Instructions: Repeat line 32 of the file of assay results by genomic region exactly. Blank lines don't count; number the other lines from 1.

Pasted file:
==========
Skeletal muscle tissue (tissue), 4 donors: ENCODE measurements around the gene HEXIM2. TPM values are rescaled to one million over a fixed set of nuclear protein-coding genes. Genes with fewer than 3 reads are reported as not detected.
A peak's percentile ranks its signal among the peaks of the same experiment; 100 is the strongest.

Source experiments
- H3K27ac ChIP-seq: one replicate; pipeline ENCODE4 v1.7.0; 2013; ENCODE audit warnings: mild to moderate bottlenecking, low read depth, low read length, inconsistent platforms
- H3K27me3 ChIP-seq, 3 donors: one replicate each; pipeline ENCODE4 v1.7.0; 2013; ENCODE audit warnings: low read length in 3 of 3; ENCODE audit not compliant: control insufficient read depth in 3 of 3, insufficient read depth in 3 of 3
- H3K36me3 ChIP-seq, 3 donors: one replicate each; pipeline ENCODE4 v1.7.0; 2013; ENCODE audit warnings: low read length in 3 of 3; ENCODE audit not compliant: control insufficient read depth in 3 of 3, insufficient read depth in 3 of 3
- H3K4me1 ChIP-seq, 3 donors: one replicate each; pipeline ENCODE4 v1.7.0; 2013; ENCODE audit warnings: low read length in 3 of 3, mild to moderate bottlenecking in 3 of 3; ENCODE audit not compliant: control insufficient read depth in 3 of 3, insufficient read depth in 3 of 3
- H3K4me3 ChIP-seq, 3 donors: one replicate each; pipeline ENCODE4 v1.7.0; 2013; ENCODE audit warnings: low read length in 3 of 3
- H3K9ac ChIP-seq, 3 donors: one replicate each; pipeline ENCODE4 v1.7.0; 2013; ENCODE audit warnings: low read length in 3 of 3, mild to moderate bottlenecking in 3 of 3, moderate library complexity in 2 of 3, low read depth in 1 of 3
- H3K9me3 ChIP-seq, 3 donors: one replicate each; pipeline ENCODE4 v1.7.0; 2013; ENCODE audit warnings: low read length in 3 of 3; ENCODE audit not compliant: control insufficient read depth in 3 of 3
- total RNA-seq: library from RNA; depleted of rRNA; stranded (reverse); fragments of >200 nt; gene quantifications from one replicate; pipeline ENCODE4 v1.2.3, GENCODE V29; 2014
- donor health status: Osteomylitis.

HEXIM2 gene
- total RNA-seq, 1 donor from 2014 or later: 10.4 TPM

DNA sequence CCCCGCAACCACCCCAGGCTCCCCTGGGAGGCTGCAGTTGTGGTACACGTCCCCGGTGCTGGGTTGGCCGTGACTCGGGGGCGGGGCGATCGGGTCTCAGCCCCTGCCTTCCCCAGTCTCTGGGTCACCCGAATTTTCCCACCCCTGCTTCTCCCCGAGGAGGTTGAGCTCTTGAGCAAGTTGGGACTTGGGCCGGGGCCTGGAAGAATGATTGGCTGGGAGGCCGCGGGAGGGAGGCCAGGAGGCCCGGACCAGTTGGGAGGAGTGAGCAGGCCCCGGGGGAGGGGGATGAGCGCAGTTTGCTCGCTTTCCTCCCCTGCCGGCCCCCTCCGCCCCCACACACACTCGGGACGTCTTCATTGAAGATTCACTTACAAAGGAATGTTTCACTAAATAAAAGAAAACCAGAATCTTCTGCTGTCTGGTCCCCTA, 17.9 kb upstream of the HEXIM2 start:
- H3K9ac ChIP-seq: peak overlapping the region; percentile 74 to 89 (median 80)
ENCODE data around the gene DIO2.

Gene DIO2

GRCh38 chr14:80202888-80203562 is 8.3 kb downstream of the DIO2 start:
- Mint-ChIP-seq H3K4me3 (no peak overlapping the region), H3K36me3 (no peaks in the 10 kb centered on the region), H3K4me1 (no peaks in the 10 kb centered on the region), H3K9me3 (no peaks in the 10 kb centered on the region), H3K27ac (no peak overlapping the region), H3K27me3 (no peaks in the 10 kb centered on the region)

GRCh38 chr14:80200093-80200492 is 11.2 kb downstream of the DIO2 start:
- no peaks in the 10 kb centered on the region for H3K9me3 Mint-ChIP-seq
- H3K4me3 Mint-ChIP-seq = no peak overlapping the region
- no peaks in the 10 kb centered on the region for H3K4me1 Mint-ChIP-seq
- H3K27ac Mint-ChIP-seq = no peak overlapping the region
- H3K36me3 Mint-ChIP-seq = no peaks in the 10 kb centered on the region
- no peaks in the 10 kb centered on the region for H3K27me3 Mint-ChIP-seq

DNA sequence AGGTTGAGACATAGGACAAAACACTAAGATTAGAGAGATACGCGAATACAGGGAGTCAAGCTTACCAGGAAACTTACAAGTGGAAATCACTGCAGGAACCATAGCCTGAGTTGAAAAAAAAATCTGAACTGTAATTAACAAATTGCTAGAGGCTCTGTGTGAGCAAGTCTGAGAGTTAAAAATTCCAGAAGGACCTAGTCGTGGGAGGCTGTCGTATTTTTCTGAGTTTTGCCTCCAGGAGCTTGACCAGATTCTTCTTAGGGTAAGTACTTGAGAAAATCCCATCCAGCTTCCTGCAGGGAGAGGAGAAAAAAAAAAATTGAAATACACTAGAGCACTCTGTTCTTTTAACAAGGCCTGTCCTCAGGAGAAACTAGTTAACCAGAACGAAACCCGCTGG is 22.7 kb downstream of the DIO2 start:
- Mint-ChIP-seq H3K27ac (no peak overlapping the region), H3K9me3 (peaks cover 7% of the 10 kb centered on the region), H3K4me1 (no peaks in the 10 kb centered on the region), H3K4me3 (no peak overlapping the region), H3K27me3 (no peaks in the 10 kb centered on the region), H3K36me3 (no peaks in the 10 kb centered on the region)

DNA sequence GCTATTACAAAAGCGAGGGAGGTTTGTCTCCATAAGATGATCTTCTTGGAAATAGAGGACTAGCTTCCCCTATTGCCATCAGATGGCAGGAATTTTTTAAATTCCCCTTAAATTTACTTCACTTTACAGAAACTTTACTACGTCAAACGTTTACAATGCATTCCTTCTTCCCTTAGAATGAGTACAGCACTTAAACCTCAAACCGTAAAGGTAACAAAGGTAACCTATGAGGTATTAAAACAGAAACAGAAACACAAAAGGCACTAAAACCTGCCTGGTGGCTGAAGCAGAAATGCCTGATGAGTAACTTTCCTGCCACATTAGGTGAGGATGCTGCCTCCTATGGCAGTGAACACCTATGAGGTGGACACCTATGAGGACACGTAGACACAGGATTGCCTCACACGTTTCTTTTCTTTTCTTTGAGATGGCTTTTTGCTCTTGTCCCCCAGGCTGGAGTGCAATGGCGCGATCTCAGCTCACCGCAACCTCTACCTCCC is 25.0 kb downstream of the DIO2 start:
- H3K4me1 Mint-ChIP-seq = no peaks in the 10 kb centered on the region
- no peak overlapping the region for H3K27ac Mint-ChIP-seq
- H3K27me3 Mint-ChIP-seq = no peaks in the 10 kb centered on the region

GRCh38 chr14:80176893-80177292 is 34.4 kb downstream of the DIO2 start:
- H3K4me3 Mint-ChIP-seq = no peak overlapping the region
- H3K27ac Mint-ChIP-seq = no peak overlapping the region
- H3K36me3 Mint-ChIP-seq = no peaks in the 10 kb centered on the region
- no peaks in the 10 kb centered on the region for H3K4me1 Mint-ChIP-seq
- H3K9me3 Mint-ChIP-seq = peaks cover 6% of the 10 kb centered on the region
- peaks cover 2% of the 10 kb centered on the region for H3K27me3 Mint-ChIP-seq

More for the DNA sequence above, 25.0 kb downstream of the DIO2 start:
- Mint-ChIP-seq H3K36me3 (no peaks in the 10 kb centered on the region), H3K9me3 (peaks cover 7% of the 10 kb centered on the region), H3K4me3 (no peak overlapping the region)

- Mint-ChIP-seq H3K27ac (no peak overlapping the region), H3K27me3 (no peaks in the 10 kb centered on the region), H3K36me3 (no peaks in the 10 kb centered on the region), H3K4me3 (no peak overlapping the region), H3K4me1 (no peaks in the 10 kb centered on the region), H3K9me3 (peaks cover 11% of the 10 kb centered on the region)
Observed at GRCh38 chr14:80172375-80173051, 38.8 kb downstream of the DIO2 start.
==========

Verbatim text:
- no peak overlapping the region for H3K27ac Mint-ChIP-seq